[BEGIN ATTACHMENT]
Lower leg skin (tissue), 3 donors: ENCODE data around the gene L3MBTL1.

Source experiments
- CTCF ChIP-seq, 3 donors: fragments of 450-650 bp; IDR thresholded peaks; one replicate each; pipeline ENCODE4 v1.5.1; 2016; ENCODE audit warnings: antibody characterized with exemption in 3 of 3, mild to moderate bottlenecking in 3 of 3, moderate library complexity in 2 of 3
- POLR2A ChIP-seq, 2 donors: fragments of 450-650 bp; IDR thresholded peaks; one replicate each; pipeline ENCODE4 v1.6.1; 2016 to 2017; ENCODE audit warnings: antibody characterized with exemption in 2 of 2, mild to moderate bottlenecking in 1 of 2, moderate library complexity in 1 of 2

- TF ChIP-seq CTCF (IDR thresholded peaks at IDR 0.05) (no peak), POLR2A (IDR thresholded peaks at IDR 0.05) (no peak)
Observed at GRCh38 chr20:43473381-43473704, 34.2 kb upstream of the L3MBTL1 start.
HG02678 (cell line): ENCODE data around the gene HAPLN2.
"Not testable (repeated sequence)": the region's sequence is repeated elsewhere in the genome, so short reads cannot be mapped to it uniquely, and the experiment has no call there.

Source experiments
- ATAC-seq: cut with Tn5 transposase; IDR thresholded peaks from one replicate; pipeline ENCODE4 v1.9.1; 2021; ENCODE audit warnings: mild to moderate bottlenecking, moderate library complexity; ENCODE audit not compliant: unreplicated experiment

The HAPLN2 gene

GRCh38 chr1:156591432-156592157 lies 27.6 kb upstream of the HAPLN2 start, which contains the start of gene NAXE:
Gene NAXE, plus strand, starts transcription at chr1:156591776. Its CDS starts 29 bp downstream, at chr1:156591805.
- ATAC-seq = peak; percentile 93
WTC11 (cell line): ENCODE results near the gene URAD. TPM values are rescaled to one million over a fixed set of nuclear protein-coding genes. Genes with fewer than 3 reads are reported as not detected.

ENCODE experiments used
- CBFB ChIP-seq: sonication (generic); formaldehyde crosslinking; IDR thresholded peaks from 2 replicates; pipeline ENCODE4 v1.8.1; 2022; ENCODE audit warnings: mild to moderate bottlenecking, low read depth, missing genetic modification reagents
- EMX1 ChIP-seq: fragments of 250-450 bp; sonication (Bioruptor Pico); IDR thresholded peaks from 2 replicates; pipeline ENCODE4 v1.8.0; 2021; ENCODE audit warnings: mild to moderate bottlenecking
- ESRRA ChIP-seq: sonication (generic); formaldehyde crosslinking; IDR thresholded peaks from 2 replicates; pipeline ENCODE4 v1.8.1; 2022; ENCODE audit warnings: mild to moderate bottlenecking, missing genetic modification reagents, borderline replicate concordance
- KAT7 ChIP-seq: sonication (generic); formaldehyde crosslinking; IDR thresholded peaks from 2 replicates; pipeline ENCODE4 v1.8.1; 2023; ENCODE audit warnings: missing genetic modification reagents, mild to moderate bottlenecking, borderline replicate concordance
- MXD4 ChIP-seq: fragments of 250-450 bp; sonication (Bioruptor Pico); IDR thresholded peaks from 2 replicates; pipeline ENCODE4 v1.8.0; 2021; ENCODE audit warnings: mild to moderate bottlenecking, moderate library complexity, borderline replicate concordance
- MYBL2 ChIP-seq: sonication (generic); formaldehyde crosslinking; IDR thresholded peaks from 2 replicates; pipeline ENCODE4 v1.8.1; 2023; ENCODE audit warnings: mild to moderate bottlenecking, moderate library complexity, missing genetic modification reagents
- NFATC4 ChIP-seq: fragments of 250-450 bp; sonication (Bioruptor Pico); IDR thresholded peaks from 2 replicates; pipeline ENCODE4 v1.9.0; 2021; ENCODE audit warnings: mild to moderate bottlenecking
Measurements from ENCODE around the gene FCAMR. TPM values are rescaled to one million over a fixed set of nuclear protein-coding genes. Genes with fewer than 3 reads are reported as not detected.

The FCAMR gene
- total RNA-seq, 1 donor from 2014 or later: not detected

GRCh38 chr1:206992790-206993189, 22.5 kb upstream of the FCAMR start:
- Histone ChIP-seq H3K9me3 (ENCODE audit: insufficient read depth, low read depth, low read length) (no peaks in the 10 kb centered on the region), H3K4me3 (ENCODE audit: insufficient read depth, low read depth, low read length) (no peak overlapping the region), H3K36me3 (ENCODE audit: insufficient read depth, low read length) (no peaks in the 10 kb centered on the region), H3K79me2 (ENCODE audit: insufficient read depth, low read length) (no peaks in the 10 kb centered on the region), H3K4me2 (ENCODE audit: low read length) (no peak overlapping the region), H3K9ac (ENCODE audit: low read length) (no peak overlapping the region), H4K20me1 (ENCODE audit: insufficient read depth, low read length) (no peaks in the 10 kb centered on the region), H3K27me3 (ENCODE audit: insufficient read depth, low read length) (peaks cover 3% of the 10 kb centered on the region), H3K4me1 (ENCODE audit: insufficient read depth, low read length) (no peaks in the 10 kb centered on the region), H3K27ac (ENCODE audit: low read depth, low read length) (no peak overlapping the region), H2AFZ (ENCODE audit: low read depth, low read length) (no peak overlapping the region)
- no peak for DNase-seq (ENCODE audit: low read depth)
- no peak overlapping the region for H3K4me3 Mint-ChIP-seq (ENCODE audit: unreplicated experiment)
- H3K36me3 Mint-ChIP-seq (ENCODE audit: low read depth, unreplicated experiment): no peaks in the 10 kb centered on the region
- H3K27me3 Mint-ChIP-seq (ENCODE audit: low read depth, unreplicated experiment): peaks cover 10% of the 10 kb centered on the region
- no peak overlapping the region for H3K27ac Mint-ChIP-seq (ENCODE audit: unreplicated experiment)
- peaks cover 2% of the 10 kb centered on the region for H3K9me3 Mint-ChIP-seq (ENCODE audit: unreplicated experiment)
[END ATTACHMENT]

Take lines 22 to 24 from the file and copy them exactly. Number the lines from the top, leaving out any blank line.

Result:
- MYBL2 ChIP-seq: sonication (generic); formaldehyde crosslinking; IDR thresholded peaks from 2 replicates; pipeline ENCODE4 v1.8.1; 2023; ENCODE audit warnings: mild to moderate bottlenecking, moderate library complexity, missing genetic modification reagents
- NFATC4 ChIP-seq: fragments of 250-450 bp; sonication (Bioruptor Pico); IDR thresholded peaks from 2 replicates; pipeline ENCODE4 v1.9.0; 2021; ENCODE audit warnings: mild to moderate bottlenecking
Measurements from ENCODE around the gene FCAMR. TPM values are rescaled to one million over a fixed set of nuclear protein-coding genes. Genes with fewer than 3 reads are reported as not detected.